iPhone users in Hong Kong have noticed a change in the latest version of iOS: the 🇹🇼 Flag for Taiwan emoji is missing.
The change, first discovered by iOS Developer Hiraku Wang, means that users with an iOS device region set to Hong Kong will see one less flag on the emoji keyboard than if the region is set to anywhere else in the world (other than China mainland, which also hides this flag).
Notably, the emoji 🇹🇼 Flag: Taiwan is still supported by iOS in Hong Kong. As of iOS 13.1.2, released last week, this is now hidden from the emoji keyboard but remains available by other means.
Apple's Hong Kong approach differs from the complete ban on the emoji in China.
Any iPhone purchased in China, or purchased elsewhere with the region set to China mainland, replaces the flag of Taiwan with a missing character tofu (☒) so it cannot be used or displayed in any app, even via copy and paste.
In Hong Kong, this emoji still appears when present in a document or message, and can be inserted via copy and paste with no change to the display. It also remains an auto-suggest option when typing the phrase Taiwan.
As for the most obvious place to find it - the emoji keyboard - that's where this emoji has gone missing.
This new restriction applies to all iPhones purchased in Hong Kong, as well as international iPhones where the region is set to Hong Kong.
Emojipedia can confirm that this change also affects the built-in emoji picker in macOS 10.15 Catalina. As with iOS, macOS completely bans the Taiwan Flag emoji when the region is set to China, but only hides it from the emoji picker in Hong Kong.
Previous releases of macOS had no restriction on this flag for Hong Kong users.
Note: While Taiwan is officially named Republic of China (ROC), the name Taiwan is more common internationally, and reflected in the current name of this emoji as: 🇹🇼 Flag: Taiwan (previously 'Flag for Taiwan').
For simplicity, this article refers to Republic of China (ROC) as Taiwan; and People's Republic of China (PRC) as China (or China mainland as used in iOS region settings).
As with any Unicode character, vendors like Apple are free to hide or show any emoji on their platforms as they wish.
If a vendor chooses not to support an emoji, they can simply remove it from any emoji font they create, or an alternative is to support the emoji but hide it from obvious input.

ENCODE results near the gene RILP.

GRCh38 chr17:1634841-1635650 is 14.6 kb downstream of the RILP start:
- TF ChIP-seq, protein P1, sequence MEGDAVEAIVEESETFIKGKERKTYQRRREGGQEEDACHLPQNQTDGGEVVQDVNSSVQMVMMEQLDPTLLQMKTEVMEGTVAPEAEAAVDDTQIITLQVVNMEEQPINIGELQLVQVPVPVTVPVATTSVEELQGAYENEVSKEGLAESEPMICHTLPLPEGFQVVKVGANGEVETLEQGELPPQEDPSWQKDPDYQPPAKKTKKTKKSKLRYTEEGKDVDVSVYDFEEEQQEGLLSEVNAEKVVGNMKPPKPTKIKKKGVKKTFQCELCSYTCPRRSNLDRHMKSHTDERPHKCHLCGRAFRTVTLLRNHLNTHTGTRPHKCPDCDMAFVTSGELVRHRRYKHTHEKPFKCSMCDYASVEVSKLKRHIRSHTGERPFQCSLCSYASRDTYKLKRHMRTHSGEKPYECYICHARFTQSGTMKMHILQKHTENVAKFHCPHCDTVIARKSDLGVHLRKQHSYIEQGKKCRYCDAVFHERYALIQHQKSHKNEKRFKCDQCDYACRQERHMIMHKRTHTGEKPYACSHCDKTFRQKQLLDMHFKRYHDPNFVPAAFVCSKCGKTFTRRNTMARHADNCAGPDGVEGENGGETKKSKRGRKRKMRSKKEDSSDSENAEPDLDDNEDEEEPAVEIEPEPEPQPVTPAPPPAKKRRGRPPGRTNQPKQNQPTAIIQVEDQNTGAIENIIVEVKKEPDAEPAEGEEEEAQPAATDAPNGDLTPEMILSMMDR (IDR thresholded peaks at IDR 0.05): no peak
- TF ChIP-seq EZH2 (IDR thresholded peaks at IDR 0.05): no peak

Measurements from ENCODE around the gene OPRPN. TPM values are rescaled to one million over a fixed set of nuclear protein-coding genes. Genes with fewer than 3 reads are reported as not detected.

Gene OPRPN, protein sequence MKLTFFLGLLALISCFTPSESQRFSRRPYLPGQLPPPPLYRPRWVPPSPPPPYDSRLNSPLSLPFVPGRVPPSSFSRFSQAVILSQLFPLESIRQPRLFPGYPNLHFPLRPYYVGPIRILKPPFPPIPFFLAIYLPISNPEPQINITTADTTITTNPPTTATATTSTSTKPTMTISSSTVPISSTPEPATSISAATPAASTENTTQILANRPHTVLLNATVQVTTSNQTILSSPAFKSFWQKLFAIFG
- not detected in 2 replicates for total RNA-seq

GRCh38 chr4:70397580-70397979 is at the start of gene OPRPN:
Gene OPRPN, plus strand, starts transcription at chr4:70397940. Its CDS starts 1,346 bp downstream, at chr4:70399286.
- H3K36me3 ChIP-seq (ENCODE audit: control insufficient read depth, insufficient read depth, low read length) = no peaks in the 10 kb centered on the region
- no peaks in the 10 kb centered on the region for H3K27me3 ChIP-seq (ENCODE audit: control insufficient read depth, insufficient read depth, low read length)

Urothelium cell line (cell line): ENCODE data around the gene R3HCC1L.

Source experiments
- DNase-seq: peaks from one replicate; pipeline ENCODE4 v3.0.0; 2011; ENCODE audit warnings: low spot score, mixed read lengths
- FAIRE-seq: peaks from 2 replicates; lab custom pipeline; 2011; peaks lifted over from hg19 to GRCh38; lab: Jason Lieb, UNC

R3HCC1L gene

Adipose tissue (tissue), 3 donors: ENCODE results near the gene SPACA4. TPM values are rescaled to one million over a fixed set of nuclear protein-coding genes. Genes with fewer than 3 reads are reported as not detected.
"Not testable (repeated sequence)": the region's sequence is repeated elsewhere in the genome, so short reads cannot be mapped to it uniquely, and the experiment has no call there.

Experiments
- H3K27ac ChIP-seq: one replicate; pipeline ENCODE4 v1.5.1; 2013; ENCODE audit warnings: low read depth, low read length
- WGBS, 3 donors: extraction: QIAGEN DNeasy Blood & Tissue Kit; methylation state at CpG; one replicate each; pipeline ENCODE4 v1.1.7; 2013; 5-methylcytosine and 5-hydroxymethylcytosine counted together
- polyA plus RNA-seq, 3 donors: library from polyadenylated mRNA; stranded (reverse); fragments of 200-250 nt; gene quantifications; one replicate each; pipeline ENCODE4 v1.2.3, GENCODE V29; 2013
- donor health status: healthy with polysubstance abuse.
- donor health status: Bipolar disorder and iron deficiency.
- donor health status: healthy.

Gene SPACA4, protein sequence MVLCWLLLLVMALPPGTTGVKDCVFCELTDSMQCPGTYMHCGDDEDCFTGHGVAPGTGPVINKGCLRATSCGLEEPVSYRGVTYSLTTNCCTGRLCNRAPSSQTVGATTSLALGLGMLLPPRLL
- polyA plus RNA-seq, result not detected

Microsoft hides the middle finger emoji from the emoji picker on Windows, but still supports the emoji if you copy and paste it, or open a document including it. Apple supports code points for many gender-neutral emojis, but hides them from input on the emoji keyboard, as most of these duplicate the appearance of the woman or man variation on iOS.
Hiding an emoji from the emoji keyboard is somewhat of a half-way step between completely banning an emoji, and fully supporting it.
While all flags have potential to unite or divide, until recently the emoji keyboard has remained relatively separate from such matters.
In recent years China has stepped up efforts in pressuring global companies in how they refer to Taiwan. Apple isn't alone here.
PayPal shows a generic globe instead of the Taiwan flag in its region picker. No other country gets that treatment.
Airlines have been instructed to refer to Taiwan as "Taiwan China" if they wish to keep doing business in China. Some airlines thought they might get around this by listed cities only without reference to the country, but this wasn't deemed sufficient by China.
With protests ongoing in Hong Kong to uphold the freedoms granted under "one country, two systems", the gradual re-aligning of Hong Kong and China continues.
And so the next battle appears to be on the emoji keyboard.
We all have choices to make in this world, both as individuals, and individuals within larger companies.
What's difficult when it comes to global politics and a superpower like China is that the choices don't look great - no matter which way you look at them. While Apple has not made comment on this change, it seems entirely consistent that a decision such as this wouldn't have been made lightly.
Is this half-way step of hiding, but not removing, the flag of Taiwan in Hong Kong a compromise that is better than banning the emoji altogether? I'd say so.
What this means for the future of Hong Kong as a distinct region of China with its own laws is less certain, and a topic much larger than the emoji keyboard. Perhaps Microsoft was onto something when they decided not to support any country flags in Windows.
Using the emoji 🇹🇼 Flag: Taiwan remains possible on Hong Kong-model iPhones via the following methods: